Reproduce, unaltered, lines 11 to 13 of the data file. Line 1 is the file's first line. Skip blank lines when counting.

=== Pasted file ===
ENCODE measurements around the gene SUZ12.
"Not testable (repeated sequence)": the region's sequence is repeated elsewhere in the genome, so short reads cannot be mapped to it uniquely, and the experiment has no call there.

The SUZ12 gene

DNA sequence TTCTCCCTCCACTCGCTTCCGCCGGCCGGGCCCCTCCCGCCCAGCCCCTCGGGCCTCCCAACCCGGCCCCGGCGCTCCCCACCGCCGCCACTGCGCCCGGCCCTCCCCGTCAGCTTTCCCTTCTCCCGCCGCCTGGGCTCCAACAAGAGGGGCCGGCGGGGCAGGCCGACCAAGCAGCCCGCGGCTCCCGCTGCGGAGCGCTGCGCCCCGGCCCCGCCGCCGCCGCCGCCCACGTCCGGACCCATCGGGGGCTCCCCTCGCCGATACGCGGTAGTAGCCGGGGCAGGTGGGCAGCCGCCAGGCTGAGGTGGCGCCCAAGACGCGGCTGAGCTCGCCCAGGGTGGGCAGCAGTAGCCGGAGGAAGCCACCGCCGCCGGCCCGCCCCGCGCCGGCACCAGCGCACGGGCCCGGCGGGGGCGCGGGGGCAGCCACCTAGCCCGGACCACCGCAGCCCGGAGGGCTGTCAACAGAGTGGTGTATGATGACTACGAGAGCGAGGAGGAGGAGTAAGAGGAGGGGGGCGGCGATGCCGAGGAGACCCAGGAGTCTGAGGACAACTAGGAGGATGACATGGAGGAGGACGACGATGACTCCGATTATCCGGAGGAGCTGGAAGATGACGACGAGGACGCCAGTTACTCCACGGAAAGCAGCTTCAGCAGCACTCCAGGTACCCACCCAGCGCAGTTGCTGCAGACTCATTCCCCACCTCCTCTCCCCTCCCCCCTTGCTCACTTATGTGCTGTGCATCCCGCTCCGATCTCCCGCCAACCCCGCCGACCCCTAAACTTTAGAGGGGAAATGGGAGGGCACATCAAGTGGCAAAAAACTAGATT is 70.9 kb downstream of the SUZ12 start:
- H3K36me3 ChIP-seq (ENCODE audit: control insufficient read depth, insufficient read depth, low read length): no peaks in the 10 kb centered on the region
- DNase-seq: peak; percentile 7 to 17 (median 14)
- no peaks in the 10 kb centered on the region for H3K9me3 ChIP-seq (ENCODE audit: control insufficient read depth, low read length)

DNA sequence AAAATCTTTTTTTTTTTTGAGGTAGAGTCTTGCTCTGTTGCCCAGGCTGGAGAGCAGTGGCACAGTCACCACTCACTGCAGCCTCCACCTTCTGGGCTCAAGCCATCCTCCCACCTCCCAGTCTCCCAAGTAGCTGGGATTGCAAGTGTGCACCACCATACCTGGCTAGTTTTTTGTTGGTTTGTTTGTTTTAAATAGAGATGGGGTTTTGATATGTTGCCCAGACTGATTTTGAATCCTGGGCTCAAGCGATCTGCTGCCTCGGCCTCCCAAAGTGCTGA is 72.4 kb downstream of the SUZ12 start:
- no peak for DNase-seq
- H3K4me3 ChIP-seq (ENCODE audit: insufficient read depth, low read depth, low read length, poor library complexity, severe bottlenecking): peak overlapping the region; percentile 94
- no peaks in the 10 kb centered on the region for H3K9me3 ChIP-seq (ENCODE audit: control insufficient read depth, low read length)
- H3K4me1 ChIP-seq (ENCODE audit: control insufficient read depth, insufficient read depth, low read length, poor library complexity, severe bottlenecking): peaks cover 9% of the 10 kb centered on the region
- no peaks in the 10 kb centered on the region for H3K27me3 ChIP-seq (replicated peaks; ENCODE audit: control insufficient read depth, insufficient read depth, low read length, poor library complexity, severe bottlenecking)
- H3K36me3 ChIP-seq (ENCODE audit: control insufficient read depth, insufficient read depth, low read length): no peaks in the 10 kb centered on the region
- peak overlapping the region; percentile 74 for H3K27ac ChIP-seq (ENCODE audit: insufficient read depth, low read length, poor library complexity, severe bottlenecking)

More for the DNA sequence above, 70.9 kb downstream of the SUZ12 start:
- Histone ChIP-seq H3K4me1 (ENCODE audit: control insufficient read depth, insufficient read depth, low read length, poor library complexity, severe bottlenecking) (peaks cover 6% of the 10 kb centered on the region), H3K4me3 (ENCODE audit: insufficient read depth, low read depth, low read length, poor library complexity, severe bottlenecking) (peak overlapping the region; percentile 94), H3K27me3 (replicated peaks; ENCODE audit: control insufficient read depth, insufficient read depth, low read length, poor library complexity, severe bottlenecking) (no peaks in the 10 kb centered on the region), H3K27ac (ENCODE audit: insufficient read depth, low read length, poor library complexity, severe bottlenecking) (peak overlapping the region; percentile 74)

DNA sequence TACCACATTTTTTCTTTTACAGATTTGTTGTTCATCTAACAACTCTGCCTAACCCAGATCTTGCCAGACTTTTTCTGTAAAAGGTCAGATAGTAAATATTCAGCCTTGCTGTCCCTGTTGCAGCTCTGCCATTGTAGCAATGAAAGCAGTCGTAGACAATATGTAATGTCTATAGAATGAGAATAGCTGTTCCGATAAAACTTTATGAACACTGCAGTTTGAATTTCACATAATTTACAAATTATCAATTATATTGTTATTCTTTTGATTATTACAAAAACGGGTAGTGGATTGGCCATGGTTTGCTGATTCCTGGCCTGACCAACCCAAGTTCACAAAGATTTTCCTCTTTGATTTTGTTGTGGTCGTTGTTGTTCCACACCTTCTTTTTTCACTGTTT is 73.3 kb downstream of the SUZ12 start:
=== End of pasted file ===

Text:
- no peaks in the 10 kb centered on the region for H3K9me3 ChIP-seq (ENCODE audit: control insufficient read depth, low read length)
- H3K4me1 ChIP-seq (ENCODE audit: control insufficient read depth, insufficient read depth, low read length, poor library complexity, severe bottlenecking): peaks cover 9% of the 10 kb centered on the region
- no peaks in the 10 kb centered on the region for H3K27me3 ChIP-seq (replicated peaks; ENCODE audit: control insufficient read depth, insufficient read depth, low read length, poor library complexity, severe bottlenecking)